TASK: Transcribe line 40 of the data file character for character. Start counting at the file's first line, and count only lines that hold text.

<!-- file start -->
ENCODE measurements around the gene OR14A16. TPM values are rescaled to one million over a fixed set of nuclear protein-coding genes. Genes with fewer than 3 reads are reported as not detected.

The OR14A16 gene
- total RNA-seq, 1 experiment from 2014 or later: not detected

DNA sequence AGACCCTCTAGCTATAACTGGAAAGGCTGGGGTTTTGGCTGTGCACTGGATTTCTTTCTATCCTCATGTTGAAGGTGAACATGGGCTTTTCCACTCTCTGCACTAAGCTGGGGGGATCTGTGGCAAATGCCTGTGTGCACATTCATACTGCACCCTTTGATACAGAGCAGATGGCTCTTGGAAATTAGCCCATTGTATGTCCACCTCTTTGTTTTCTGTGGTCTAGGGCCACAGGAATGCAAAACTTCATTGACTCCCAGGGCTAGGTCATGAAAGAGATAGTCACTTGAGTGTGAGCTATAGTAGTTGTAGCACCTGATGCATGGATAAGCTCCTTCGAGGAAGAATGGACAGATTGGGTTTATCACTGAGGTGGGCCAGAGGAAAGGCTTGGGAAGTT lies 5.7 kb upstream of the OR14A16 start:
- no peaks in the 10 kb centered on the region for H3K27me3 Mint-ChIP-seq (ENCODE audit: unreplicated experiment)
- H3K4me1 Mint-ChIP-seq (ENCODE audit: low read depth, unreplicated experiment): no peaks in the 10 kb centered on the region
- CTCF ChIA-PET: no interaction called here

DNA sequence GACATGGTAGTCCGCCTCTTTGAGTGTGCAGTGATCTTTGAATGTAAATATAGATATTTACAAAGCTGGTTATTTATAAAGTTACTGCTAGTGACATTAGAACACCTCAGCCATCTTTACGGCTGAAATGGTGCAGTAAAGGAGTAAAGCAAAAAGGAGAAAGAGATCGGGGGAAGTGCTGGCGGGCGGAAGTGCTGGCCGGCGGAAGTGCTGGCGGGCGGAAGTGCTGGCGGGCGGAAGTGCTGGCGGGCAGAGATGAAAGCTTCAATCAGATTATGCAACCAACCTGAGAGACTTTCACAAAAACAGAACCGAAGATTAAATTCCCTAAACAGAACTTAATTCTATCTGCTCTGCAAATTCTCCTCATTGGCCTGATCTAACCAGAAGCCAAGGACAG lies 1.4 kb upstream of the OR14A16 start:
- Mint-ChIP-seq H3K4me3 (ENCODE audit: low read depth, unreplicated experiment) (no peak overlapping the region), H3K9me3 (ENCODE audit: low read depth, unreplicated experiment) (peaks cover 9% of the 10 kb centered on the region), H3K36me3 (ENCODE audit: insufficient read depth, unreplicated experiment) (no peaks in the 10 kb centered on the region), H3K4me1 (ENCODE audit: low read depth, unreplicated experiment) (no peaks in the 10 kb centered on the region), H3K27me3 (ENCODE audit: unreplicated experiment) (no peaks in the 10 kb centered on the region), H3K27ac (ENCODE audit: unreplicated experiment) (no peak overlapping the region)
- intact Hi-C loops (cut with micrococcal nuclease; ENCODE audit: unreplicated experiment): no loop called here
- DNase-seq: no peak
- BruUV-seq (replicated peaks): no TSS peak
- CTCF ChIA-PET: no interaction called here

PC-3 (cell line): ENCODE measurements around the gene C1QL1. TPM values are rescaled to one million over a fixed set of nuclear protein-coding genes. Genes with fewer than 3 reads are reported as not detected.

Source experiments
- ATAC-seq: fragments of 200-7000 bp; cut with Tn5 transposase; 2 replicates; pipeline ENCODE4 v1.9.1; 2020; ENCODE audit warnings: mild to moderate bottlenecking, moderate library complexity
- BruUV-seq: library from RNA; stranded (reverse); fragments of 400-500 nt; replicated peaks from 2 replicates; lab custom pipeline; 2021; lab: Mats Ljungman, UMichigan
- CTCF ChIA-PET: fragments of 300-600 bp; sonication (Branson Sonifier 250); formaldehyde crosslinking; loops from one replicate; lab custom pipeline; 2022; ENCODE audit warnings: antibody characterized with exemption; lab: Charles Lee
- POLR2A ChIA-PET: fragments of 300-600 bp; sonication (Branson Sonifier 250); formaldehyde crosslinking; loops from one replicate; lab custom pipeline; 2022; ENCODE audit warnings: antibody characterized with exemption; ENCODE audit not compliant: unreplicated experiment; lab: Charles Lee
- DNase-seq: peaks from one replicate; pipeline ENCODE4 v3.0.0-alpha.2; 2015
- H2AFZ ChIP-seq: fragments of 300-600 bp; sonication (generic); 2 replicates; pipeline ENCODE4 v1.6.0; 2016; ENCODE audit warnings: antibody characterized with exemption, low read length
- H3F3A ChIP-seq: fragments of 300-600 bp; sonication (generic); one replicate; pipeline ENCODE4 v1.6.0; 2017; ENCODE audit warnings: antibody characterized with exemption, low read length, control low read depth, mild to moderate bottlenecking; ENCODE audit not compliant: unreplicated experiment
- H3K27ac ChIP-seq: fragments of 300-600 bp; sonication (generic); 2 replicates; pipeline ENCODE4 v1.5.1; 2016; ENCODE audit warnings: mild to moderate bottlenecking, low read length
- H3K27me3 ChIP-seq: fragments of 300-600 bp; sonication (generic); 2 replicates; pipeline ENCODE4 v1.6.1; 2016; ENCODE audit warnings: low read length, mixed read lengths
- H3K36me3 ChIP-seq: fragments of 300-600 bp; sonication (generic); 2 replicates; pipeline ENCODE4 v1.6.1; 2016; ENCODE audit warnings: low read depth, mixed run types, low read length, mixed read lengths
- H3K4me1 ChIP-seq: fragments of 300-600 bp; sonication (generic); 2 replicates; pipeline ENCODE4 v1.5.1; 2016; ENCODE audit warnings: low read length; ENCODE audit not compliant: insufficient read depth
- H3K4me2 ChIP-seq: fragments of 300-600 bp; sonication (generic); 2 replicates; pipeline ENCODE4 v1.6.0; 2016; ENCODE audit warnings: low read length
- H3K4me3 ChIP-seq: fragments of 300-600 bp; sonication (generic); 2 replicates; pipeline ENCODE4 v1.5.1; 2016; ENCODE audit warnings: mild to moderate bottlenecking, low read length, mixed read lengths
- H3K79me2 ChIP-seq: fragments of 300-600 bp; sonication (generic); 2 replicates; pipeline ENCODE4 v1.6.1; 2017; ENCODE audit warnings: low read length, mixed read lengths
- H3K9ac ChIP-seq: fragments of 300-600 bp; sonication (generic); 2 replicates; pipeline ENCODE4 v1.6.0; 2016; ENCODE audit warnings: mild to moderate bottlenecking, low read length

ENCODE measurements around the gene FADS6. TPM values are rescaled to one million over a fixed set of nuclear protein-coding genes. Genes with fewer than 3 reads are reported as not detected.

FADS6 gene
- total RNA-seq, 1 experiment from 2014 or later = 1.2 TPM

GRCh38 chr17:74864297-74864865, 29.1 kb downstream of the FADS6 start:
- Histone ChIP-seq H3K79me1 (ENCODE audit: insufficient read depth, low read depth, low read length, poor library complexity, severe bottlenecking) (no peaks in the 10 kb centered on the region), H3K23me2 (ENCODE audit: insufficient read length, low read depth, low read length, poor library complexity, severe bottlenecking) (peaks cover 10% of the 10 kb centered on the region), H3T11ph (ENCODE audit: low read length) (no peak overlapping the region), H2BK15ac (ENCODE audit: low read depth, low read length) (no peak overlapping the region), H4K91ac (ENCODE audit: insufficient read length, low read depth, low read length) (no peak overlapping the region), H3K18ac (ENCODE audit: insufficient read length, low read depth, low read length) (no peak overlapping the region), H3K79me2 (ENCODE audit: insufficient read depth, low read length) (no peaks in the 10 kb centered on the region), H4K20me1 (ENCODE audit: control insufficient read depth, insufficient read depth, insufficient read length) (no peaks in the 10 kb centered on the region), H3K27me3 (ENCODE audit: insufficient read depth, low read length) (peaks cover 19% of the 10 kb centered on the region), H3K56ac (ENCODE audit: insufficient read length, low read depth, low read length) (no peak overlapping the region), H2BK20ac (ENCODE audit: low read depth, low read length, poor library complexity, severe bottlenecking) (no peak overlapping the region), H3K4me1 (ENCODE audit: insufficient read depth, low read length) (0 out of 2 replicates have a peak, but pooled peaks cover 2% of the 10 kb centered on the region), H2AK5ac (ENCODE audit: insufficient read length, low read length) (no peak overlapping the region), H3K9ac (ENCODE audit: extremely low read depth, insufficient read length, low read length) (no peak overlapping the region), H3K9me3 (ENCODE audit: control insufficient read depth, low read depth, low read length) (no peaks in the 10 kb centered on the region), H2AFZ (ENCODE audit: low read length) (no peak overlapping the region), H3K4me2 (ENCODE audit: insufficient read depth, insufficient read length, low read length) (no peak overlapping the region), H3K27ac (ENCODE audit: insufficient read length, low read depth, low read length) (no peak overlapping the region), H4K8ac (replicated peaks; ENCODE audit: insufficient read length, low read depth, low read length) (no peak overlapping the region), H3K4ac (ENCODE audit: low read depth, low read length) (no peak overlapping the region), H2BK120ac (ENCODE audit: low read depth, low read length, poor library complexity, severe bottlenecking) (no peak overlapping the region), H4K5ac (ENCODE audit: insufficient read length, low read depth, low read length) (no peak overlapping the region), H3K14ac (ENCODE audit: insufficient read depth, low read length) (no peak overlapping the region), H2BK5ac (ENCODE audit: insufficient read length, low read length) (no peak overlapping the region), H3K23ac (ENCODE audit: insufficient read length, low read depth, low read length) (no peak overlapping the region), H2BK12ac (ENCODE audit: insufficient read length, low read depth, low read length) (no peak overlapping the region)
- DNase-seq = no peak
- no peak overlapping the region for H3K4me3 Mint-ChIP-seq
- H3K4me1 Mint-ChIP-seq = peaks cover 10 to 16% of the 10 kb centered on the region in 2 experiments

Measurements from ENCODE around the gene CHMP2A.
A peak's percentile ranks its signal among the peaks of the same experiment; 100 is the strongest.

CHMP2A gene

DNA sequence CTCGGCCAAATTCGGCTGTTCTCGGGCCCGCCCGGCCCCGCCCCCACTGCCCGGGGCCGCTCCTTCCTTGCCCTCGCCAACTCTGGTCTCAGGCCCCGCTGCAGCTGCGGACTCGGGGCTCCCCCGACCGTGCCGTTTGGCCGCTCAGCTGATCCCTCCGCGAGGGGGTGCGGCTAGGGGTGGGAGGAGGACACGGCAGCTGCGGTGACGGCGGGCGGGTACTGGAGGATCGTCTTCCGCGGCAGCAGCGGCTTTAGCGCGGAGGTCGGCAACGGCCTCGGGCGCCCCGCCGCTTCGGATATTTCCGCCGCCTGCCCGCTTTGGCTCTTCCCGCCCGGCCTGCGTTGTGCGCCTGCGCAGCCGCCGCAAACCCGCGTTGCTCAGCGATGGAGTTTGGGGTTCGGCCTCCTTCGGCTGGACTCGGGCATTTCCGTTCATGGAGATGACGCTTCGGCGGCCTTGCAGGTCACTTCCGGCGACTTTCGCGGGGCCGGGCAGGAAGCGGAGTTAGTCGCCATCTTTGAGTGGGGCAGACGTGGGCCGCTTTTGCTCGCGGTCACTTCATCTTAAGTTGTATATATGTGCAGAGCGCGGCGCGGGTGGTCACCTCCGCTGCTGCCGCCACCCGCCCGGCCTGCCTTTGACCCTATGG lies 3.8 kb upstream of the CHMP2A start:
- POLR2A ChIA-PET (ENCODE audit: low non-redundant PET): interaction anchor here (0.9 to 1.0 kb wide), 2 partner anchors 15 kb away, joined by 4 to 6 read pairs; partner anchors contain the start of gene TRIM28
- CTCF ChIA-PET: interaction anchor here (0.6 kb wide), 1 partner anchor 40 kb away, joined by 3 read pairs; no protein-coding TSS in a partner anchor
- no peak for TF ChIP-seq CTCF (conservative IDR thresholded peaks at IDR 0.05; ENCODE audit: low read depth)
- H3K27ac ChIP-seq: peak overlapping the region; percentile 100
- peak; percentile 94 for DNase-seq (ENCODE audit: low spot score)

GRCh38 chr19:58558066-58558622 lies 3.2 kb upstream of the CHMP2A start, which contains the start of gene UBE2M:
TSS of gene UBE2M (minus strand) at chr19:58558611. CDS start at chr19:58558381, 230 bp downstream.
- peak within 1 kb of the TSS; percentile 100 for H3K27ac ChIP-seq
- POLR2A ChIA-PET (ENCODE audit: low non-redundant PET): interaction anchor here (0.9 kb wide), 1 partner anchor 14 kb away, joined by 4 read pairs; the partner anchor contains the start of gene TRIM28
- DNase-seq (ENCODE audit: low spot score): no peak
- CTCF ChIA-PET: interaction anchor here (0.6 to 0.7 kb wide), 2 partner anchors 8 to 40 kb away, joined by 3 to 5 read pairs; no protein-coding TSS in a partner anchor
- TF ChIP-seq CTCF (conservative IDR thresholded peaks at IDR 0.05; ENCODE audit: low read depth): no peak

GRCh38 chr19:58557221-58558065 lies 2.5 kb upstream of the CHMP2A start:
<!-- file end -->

A peak's percentile ranks its signal among the peaks of the same experiment; 100 is the strongest.